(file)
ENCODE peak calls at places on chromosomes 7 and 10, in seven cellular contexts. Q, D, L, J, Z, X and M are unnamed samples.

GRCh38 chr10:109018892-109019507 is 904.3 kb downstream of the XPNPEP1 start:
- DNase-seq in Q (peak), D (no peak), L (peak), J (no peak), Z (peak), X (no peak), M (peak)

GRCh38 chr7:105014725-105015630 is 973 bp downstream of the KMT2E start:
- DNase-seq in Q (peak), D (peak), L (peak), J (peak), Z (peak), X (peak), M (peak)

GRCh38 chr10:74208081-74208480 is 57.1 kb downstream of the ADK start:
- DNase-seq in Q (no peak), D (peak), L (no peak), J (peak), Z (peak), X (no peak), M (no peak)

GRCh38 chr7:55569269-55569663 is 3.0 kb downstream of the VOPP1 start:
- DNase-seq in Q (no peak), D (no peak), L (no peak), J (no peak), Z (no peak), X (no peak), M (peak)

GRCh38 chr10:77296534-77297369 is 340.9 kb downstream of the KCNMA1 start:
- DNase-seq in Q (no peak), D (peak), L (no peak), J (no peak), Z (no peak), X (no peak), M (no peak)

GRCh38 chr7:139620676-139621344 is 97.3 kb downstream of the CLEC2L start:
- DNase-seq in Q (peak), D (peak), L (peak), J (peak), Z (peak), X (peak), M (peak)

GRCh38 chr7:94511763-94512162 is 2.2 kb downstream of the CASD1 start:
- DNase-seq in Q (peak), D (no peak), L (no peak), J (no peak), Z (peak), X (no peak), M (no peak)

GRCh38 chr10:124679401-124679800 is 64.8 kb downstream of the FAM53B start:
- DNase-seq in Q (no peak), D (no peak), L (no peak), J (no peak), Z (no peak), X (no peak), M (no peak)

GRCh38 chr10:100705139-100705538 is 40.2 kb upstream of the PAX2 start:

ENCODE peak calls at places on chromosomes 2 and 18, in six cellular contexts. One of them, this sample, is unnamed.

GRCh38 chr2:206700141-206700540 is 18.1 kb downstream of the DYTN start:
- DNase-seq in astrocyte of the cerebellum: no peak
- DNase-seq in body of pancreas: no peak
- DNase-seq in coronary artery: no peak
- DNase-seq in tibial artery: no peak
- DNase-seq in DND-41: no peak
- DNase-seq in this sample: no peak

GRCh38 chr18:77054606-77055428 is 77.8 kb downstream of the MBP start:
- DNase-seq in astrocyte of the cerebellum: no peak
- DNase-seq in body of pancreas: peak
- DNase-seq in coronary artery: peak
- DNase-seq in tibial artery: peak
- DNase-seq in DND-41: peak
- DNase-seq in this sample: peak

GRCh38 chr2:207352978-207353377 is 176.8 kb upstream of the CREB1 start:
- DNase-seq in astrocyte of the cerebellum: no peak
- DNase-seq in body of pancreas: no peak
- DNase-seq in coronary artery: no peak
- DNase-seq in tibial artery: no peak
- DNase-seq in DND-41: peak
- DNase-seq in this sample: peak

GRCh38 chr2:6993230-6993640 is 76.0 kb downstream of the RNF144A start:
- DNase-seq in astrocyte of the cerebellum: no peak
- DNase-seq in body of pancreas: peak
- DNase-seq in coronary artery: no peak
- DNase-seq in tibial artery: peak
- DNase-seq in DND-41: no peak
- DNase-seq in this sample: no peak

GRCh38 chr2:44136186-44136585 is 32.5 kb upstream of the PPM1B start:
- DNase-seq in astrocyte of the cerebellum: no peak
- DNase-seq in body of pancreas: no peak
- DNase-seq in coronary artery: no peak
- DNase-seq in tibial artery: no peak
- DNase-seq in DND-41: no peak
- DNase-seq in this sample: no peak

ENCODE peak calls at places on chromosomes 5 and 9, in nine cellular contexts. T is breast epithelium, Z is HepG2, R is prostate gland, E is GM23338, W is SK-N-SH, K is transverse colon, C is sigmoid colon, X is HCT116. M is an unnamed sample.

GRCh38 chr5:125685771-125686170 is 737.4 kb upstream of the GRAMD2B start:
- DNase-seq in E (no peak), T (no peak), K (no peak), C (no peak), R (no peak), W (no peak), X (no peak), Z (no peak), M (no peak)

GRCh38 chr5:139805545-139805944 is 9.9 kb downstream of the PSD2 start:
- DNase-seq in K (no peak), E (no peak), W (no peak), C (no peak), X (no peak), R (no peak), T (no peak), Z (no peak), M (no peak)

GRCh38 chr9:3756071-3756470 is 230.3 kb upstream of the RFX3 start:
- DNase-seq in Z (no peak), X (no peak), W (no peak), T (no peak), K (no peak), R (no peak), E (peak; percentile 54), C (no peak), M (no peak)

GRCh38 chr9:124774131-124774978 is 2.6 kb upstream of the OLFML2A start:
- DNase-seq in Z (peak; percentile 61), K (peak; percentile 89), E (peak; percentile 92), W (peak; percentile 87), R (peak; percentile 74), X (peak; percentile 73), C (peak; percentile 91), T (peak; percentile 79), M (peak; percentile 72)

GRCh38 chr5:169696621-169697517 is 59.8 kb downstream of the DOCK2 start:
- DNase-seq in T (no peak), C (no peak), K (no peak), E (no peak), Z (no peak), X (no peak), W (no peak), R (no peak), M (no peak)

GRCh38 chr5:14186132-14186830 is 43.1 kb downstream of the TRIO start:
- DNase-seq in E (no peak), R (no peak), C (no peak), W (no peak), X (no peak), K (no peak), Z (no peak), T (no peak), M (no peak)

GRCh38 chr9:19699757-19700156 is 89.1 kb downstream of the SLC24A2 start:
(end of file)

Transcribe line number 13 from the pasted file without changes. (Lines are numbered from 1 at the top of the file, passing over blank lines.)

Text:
- DNase-seq in Q (peak), D (peak), L (peak), J (peak), Z (peak), X (peak), M (peak)